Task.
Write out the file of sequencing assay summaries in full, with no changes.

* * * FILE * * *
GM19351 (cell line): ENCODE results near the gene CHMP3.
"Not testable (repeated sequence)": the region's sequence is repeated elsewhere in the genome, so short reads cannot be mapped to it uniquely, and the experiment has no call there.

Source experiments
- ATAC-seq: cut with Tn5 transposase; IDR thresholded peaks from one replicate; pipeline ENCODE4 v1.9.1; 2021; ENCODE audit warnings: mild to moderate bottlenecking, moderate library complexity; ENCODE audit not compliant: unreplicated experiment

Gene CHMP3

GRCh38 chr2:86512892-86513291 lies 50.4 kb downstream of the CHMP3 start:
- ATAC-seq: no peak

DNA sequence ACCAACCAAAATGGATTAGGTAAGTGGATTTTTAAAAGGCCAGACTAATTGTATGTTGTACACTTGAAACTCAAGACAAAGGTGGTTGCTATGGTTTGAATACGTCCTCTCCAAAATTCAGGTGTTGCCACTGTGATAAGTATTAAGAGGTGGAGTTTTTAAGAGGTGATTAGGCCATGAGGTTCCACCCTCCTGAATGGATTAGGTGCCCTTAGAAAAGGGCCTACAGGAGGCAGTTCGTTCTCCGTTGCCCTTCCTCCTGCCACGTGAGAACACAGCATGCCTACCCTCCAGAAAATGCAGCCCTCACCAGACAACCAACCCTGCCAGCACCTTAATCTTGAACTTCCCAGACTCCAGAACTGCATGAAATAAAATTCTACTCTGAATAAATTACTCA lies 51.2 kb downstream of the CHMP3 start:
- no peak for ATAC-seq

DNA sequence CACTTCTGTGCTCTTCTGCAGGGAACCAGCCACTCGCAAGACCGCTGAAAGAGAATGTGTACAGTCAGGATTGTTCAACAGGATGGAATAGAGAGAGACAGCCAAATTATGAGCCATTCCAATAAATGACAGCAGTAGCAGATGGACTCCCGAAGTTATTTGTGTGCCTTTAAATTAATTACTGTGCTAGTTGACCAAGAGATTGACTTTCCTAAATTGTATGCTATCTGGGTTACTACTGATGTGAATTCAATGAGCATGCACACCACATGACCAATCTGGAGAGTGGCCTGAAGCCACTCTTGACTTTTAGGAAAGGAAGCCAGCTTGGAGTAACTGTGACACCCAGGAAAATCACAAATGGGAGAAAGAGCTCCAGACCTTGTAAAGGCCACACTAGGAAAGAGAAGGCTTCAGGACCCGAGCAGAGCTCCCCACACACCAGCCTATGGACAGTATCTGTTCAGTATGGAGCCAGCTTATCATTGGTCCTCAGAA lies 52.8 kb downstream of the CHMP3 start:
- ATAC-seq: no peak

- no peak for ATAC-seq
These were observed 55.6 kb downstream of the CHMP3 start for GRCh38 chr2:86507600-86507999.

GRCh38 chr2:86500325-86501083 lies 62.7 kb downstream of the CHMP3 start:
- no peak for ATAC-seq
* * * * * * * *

GM19351 (cell line): ENCODE results near the gene CHMP3.
"Not testable (repeated sequence)": the region's sequence is repeated elsewhere in the genome, so short reads cannot be mapped to it uniquely, and the experiment has no call there.

Source experiments
- ATAC-seq: cut with Tn5 transposase; IDR thresholded peaks from one replicate; pipeline ENCODE4 v1.9.1; 2021; ENCODE audit warnings: mild to moderate bottlenecking, moderate library complexity; ENCODE audit not compliant: unreplicated experiment

Gene CHMP3

GRCh38 chr2:86512892-86513291 lies 50.4 kb downstream of the CHMP3 start:
- ATAC-seq: no peak

DNA sequence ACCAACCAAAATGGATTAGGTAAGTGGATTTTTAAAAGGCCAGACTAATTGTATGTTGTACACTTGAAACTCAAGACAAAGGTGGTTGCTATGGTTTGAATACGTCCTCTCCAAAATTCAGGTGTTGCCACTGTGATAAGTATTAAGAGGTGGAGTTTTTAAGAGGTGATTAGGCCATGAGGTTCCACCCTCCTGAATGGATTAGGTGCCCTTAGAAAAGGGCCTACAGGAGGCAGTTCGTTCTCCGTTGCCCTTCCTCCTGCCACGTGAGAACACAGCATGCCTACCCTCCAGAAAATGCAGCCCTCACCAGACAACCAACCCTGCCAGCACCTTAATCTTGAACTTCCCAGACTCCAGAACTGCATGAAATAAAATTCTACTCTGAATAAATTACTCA lies 51.2 kb downstream of the CHMP3 start:
- no peak for ATAC-seq

DNA sequence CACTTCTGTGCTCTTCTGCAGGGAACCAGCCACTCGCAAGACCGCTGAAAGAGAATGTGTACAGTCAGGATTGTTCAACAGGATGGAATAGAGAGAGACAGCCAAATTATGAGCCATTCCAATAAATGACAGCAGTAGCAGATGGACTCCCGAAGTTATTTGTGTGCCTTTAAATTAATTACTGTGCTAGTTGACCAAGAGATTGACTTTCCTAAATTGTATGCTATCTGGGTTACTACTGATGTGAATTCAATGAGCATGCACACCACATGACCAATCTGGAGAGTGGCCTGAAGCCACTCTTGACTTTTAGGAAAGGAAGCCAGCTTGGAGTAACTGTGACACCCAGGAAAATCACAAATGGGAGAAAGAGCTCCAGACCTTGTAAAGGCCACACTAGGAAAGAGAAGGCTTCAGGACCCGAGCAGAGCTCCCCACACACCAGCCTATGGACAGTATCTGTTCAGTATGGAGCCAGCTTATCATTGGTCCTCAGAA lies 52.8 kb downstream of the CHMP3 start:
- ATAC-seq: no peak

- no peak for ATAC-seq
These were observed 55.6 kb downstream of the CHMP3 start for GRCh38 chr2:86507600-86507999.

GRCh38 chr2:86500325-86501083 lies 62.7 kb downstream of the CHMP3 start:
- no peak for ATAC-seq